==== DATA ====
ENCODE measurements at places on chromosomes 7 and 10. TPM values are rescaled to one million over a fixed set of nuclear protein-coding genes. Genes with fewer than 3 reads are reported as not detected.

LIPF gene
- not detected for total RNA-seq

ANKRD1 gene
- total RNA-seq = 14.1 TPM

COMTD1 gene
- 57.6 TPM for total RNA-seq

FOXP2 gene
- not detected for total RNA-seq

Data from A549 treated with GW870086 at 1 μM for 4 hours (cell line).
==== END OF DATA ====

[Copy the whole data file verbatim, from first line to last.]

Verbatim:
ENCODE measurements at places on chromosomes 7 and 10. TPM values are rescaled to one million over a fixed set of nuclear protein-coding genes. Genes with fewer than 3 reads are reported as not detected.

LIPF gene
- not detected for total RNA-seq

ANKRD1 gene
- total RNA-seq = 14.1 TPM

COMTD1 gene
- 57.6 TPM for total RNA-seq

FOXP2 gene
- not detected for total RNA-seq

Data from A549 treated with GW870086 at 1 μM for 4 hours (cell line).